Today’s post is actually a dual one – German Files and Weekly Cookie (for which I am way behind).
While living in Germany, I loved the street vendors selling warm pretzels (although Germans call them Brezel), sprinkled with coarse salt. I loved these pretzels with butter or dipped in a cheese sauce. The habit of dipping them into mustard was never something I took a liking to.
I still believe that no one can make pretzels the way the German do. I am not talking about the pretzels you get as a snack in bags, hard and thin but the soft, golden brown large knotted version that get their unique flavour from being cooked in a lye solution. At home you can use normal baking soda which works just as well.
Pretzels have unique shape that looks like a twisted knot – unfortunately, I have never been able to reproduce these versions. So after a few long hours of trying to twist the dough into knots, I settled for these bites. Looking at German bakers and how easy they almost throw the dough into twists, I feel quite inadequate but these bites are still very tasty, done quite quickly and great for an evening in front of the telly.
Pretzels are also very common in America, but it generally accepted that the pretzels have been invented in Europe – the origin
- 250ml warm water
- 2 tbsp soft brown sugar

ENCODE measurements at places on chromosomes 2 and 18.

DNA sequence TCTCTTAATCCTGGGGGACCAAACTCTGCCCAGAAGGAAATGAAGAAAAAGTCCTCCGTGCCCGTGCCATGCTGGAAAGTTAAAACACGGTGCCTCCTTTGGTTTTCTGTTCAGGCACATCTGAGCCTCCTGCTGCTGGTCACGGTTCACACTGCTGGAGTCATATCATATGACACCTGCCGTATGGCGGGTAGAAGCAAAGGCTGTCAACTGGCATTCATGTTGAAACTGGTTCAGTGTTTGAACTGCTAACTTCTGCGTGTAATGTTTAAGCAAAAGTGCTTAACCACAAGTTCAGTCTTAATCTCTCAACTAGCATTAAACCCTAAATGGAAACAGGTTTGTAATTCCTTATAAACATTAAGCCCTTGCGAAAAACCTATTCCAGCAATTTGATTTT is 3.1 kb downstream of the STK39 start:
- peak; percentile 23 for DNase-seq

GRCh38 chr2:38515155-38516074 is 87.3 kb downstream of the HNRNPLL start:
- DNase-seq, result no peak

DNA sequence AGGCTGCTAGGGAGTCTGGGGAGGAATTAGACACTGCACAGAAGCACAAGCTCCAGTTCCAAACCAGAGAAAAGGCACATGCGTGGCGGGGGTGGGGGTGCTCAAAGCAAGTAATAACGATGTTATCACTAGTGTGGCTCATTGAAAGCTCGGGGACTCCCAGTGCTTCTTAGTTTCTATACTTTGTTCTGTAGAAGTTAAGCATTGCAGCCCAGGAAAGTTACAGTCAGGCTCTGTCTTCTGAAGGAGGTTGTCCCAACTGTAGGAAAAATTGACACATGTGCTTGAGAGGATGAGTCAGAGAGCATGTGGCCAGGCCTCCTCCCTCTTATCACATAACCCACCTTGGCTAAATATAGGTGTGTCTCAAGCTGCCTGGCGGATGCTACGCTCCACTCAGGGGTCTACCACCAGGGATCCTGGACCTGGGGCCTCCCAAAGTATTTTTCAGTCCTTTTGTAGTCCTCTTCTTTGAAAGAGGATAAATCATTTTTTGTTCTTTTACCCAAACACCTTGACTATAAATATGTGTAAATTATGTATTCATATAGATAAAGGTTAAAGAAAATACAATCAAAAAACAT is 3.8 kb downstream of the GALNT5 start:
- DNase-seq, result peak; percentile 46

- 1 sachet fast acting yeast
- 85g butter, melted
- 450g plain flour
- 2 tsp salt
- 3l boiling water
- 60g baking (bread) soda
- 1 egg, lightly beaten
- coarse sea salt to sprinkle over pretzels
In a jug whisk together warm water, sugar, yeast and melted butter. Leave to stand in a warm place for 5 minutes or until frothy.
In a bowl of a stand-mixer, mix the flour and salt. Add the yeast mix and start the machine on low, increasing as the mixture comes together. Depending on the flour, you might need to add some more flour – do this spoon by spoon, mixing after each addition until a smooth dough forms. I used 450g and it was enough.
Form the dough into a smooth ball, place in an oiled bowl and cover and leave to stand for at least an hour or until its size has doubled in size.
Preheat the oven to 160C.
Divide the dough into 4 pieces and stretch each out to a long sausage shape. using a sharp knife, cut off small pieces of dough (keeping in mind that the dough rises again when cooked/baked).
In a large pot, bring the water to a boil and slowly add the soda (slowly as the soda will react with the water as soon as it hits). Place a handful of dough pieces into the water for about 30 – 45 seconds. Drain and place on a baking tray, lined with baking paper.
Brush with the beaten egg and sprinkle coarse sea salt. Bake for about 18 – 20 minutes or until dark golden brown. Remove from the oven and leave to cool on a wire rack.
I served this with cheese sauce to my friend Carol who loved it. Word of warning tho – it is very filling.